The Basilica of the National Shrine of the Immaculate Conception: 

            As we were approaching the basilica, I was struck by its glorious architecture—Byzantine-Gothic in conception, it has humongous proportions. In fact, with its dome and its single minaret, you might well believe you are heading into a mosque. The parking lot was packed when we arrived just as Mass began. We hurried inside and were stunned by the size of the place and the congregation. At least 2,500 people can be seated in its pews with several hundred more standees. Mass had begun and the booming voice of the pastor echoed around the soaring heights of the nave. The ceiling and the shrines or Lady Chapels that encircle the basilica are covered with Byzantine-style mosaics composed of tiny bits of stone composed to form images of saints and of Our Lady. The dominant image just behind the altar is of Christ in Majesty. After Mass and Communion, we toured the precincts of the church and were struck by the varied shrines representing devotion to various avatars of the Virgin Mother: as Mother of Sorrows, as our Lady of the Miraculous Medal (headquartered in Paris, France), as the Black Madonna of Poland, as our Lady of Guadalupe, etc. As we circumnavigated the church, pausing to pray or to light a candle at each of the altars or shrines, we were stunned by the beauty, the workmanship and the devotion of the faithful that were involved in this mammoth project.

            Corinne then led us down to the Crypt from where the Sunday Roman Catholic Mass is televised nationally throughout the USA through the mini-church in the basement. Sculpture of newer saints such as St. Teresa of Calcutta are dotted around these vast marble floors while stained glass windows in niches brought jeweled tones into the interior. It was all quite fascinating indeed and we could not believe that we have never toured a place that was initiated in the mid-1800s and that has become a primary center for Roman Catholic worship in America.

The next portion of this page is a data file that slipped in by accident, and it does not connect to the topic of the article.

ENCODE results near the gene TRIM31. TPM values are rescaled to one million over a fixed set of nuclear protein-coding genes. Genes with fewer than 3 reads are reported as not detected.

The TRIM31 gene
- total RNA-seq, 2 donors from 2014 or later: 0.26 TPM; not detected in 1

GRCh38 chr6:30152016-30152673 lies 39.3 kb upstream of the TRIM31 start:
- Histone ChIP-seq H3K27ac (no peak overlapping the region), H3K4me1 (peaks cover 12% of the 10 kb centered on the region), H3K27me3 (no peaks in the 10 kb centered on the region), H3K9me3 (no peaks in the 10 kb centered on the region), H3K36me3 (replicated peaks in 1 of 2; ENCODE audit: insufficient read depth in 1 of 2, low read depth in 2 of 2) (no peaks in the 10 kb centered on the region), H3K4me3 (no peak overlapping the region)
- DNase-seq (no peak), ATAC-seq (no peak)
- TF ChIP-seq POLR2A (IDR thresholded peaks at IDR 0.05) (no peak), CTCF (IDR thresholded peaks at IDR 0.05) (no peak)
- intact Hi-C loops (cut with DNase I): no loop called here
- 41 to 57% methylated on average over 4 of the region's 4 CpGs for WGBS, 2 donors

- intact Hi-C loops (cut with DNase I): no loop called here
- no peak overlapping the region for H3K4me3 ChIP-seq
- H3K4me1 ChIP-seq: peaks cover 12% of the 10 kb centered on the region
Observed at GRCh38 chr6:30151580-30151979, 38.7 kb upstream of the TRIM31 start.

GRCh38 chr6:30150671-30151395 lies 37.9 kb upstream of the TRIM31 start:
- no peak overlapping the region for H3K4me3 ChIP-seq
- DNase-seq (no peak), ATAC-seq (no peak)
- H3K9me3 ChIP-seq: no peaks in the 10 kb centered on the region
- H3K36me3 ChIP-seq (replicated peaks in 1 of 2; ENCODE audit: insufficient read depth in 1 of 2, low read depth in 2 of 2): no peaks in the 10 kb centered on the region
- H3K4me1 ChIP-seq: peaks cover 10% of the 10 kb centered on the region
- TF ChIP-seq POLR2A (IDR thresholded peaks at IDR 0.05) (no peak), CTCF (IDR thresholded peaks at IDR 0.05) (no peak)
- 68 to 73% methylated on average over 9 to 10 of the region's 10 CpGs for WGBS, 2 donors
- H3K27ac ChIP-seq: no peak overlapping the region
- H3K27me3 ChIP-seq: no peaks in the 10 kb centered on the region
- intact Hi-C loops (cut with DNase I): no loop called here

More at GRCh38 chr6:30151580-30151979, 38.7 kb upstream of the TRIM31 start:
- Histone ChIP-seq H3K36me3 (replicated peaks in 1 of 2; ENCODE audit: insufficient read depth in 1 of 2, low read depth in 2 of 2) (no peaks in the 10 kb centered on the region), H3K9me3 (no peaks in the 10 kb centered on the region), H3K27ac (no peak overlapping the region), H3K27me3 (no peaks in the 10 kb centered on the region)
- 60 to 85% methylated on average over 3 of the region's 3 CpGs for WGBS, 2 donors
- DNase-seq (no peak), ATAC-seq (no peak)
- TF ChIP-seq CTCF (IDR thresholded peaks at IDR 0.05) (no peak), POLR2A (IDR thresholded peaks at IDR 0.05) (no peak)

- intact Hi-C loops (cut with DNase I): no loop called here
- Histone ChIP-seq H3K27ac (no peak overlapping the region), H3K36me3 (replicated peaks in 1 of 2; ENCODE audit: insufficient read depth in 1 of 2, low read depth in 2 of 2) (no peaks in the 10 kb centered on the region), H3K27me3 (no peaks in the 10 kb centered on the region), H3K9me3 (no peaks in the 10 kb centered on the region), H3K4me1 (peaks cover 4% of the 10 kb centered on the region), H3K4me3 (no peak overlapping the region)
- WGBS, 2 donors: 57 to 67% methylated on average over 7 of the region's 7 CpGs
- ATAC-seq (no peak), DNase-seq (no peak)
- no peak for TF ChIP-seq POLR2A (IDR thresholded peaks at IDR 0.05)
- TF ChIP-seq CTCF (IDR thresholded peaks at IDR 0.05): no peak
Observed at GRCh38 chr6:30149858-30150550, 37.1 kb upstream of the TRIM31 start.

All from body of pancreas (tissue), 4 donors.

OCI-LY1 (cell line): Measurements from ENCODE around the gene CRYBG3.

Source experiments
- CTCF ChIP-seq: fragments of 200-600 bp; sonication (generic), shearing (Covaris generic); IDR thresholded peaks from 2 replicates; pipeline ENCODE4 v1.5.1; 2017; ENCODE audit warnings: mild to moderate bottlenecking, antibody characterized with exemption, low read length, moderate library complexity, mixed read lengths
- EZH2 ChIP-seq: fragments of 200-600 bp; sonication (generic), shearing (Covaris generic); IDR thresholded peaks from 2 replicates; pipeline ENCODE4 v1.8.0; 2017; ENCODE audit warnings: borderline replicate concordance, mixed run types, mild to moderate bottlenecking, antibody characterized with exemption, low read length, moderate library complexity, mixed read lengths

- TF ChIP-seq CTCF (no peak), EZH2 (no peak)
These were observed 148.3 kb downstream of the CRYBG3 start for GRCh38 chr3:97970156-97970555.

Dinner at Le Thai Restaurant:

            Night had fallen by the time we entered Corinne’s car for the 25-minute drive home to Lorton. At her suggestion, we opted for Thai cuisine (which we both adore) at a modest place called Le Thai where the owner, Bobby, has known Corinne for years. We had Tiger Tears (marinated steak in a chilli dipping sauce) and Thai Chicken Wings for appetizers (both superb), Chicken Pad Thai, Panang Curry with Shrimp and Pad Se Ew (wide rice noodles with broccoli in a spicy soy sauce). Everything was grand with the proper balance of sweet, sour, spicy that is the hallmark of good Thai cuisine. We had no room for dessert, so we returned home to gab some more with hot tea as we slowly made our way to bed.

            It has been a great first day and we were quite pleased with the start of our holiday.